I have been grieving and then letting myself just be low to ground so I am moving through it. Today my dog Jasper perhaps sensing I needed a break didn’t come to the car when we were due to go to the park, instead he gratefully let me go out alone and so I went and got a lovely cup of coffee and sat under the big old trees in my local neighbourhood shops and drank it, after that I went out to lunch and then bought myself two books, one a novel and the second a poetry anthology of poems to ease stress.  I was so soothed by the first two poems I read in it today that I then sat down and wrote 3 poems myself.

This latest set back which happened at a time when I was really starting to feel happy and supported by others, did make me feel suicidal for a few days but I have come through it now.  I am grateful that over the past two days I have been able not to be so inwardly self critical.  I am seeing how criticism from others perhaps mirrors inner self criticism and it seems to me that in this social media focused world we currently find ourselves in there is just SO MUCH CRITICISM on any day.  To be honest I am jack of it.  I see how the critic can hurt and wound, how it is never satisfied and often doesn’t see things realistically anyway  one of my favourite quotes is by Oscar Wilde and it says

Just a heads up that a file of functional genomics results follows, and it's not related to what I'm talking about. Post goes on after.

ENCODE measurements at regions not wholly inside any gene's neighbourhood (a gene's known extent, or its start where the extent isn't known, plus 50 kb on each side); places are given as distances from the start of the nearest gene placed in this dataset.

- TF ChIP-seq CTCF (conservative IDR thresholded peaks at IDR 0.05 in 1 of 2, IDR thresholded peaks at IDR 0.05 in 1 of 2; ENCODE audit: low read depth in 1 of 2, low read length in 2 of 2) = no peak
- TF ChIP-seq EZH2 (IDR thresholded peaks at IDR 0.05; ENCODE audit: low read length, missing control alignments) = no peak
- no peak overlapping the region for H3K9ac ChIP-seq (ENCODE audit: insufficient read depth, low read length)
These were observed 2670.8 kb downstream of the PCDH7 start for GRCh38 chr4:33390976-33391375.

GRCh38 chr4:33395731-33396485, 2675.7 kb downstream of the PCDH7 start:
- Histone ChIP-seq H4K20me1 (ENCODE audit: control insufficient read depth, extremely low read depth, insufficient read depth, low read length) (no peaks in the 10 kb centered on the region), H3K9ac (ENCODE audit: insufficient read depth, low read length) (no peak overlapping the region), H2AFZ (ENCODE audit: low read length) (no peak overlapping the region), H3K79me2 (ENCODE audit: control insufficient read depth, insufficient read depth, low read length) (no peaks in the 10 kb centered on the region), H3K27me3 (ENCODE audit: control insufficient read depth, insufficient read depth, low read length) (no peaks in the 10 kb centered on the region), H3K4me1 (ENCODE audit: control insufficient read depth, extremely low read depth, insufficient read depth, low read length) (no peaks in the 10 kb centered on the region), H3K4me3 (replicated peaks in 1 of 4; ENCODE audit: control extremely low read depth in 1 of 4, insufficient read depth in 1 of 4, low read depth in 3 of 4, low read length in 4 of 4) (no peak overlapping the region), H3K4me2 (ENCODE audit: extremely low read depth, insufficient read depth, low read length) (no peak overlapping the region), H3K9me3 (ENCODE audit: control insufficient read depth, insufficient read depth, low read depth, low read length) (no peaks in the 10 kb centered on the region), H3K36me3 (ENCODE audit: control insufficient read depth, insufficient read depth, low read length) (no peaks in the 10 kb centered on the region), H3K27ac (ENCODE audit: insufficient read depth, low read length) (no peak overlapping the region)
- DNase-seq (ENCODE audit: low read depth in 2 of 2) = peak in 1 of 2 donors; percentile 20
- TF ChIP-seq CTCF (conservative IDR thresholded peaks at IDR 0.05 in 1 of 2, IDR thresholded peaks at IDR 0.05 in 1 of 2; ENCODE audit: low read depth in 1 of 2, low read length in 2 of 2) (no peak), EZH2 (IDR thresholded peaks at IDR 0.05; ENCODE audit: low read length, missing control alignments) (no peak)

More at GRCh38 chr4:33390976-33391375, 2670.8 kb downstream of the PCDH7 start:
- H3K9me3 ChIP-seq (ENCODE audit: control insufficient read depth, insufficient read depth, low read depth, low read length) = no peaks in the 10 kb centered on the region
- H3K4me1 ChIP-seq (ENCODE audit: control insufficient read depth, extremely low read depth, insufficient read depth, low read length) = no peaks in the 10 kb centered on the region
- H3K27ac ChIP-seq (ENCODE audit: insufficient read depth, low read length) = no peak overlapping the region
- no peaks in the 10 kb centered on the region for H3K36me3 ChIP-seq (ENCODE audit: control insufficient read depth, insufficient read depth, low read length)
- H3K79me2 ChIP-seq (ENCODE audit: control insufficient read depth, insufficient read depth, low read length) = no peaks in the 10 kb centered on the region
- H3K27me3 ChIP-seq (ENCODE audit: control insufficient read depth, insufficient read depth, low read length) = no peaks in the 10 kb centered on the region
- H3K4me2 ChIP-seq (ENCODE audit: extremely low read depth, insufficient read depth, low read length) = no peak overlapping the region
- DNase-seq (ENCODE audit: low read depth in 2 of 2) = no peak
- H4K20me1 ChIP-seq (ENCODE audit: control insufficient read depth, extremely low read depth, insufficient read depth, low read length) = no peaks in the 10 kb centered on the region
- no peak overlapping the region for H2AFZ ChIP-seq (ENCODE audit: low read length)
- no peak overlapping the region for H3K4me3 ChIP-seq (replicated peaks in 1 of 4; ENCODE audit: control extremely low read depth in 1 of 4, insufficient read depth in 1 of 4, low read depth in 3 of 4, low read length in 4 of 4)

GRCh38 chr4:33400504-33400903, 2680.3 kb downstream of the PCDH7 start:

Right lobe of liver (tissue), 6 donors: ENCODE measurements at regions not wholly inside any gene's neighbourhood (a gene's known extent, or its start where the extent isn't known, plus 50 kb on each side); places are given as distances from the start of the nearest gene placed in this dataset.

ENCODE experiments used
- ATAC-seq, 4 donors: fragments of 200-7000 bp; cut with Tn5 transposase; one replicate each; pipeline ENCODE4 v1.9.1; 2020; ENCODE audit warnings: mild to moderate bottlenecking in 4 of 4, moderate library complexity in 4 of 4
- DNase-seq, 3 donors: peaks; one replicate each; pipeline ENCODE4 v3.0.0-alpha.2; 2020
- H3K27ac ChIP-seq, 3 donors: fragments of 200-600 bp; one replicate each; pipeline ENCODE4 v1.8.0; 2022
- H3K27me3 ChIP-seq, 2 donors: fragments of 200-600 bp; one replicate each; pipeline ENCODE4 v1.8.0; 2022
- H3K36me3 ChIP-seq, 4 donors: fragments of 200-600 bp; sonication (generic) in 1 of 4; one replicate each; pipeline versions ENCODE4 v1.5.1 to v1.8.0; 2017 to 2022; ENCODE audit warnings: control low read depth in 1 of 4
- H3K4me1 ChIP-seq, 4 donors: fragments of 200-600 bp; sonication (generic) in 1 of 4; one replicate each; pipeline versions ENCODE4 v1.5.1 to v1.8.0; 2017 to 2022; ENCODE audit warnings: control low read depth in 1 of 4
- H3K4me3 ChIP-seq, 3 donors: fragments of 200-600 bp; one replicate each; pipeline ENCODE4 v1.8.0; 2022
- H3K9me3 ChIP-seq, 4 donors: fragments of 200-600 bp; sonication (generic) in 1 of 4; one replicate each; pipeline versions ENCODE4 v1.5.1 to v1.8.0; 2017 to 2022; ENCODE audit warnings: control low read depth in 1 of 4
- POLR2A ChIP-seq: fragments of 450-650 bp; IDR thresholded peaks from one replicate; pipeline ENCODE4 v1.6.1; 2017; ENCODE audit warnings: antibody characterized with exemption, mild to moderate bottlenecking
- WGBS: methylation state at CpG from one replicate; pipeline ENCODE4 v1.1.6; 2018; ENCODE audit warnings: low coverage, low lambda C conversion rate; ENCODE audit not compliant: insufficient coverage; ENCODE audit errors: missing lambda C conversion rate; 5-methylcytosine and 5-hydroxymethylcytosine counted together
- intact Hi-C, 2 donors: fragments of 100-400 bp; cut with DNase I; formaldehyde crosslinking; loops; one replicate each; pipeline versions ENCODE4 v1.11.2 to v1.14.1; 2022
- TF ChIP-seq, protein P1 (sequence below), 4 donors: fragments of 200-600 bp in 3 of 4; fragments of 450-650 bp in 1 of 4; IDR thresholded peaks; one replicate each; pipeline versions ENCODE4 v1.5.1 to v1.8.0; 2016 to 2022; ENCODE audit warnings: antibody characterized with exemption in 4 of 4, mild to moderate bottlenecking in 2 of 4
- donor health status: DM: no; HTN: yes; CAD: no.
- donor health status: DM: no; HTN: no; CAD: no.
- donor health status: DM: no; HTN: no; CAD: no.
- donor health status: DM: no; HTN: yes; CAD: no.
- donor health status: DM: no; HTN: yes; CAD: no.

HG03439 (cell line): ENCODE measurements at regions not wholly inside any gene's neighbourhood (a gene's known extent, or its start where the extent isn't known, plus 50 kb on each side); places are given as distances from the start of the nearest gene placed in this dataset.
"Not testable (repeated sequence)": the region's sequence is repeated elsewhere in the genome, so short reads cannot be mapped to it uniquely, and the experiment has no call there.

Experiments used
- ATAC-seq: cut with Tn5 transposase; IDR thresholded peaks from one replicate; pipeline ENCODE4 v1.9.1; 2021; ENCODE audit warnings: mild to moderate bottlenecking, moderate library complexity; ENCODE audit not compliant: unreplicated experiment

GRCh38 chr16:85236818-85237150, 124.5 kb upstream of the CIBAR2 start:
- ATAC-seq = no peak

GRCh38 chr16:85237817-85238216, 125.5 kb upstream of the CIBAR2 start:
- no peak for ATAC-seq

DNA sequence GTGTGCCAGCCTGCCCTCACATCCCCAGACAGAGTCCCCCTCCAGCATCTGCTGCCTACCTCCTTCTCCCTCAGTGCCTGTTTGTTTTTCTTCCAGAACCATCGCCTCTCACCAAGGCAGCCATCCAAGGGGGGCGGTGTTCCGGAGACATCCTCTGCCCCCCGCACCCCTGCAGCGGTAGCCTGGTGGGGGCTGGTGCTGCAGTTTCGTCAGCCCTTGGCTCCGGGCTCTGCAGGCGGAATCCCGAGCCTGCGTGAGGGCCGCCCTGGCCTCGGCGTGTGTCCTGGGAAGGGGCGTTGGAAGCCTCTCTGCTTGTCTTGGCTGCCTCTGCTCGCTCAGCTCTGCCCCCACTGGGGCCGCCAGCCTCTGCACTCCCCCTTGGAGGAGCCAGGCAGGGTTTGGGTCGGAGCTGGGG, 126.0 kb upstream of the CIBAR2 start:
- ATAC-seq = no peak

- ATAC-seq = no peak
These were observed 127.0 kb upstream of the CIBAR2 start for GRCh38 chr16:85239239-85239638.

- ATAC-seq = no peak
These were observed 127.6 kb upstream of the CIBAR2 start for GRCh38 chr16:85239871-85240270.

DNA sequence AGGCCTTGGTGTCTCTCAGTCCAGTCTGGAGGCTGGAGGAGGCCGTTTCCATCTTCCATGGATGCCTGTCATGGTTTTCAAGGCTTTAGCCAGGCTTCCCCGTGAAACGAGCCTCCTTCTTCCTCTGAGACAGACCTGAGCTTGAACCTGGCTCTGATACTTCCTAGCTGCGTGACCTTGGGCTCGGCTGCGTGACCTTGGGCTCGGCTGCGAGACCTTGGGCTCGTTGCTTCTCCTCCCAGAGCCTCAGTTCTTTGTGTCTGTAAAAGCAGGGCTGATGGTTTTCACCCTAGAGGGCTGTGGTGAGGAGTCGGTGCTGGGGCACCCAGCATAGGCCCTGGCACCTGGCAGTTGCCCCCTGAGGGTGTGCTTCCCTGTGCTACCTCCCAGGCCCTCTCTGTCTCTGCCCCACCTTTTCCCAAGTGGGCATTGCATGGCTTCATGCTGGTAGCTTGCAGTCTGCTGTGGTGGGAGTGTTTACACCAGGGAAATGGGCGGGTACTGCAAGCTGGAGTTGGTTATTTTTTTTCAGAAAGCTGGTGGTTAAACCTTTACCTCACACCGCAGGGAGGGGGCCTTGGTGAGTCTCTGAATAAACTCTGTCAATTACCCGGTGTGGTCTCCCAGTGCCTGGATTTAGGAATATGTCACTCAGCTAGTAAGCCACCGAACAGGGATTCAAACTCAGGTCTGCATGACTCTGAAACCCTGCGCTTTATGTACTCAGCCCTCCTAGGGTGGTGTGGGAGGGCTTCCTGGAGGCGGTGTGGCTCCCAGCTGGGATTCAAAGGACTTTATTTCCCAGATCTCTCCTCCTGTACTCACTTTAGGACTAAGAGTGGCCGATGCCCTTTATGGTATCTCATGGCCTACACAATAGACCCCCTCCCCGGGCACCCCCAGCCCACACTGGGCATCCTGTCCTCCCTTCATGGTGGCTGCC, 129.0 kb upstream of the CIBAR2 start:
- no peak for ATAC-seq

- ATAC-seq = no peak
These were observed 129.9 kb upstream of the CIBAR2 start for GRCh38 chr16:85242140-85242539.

A critic is someone who knows the cost of everything

And the value of nothing

Focus on inwardly or outwardly directed criticism costs too much and it forgets what is good and has value with its endless focus on the negative, seeing the glass as half empty instead of half full. It goes along with a perfectionistic mindset that does not allow any tenderness or mercy for humanity, foibles, mistakes, error or wounds or anything else outside of its black/white view.  Getting a handle on how and why it operates in this way is essential for all of us but most especially for those of us who suffer from Complex PTSD.

This afternoon I am off to do some reading again and take a gentle time at home alone.  I need to practice tenderness, love and kindness in every moment at the moment.

Unburdening the Child within : healing limiting false beliefs

As a child (although we may or may not be aware of it) many of us were burdened with negative beliefs or painful negative emotions that had little to do with us.  These burdens, negative beliefs and painful emotions had much more to do with the quality or absence of care, validation, nurturing and support we received or did not receive and which affected in different ways our ability to sooth, cope with and understand all of our complex emotions and needs.  Many of us were crippled by these feelings and beliefs which we need to understand and release in order to heal our Inner Child’s pain and disconnection from an inner source of love and nurturing support.  Negative beliefs and feelings lead us to be inwardly critical and they generate negative emotions that wound, sabotage and keep us stuck in self hatred.

The issue of unburdening our inner Child is dealt with in chapter 7 of Jay Earley and Bonnie Weiss’s book Freedom From Your Inner Critic : A Self Therapy Approach.  The issue of uncoupling or releasing from false beliefs we have assumed is also addressed in depth by Margaret Paul in her book Inner Bonding : Becoming a Loving Adult to your Inner Child.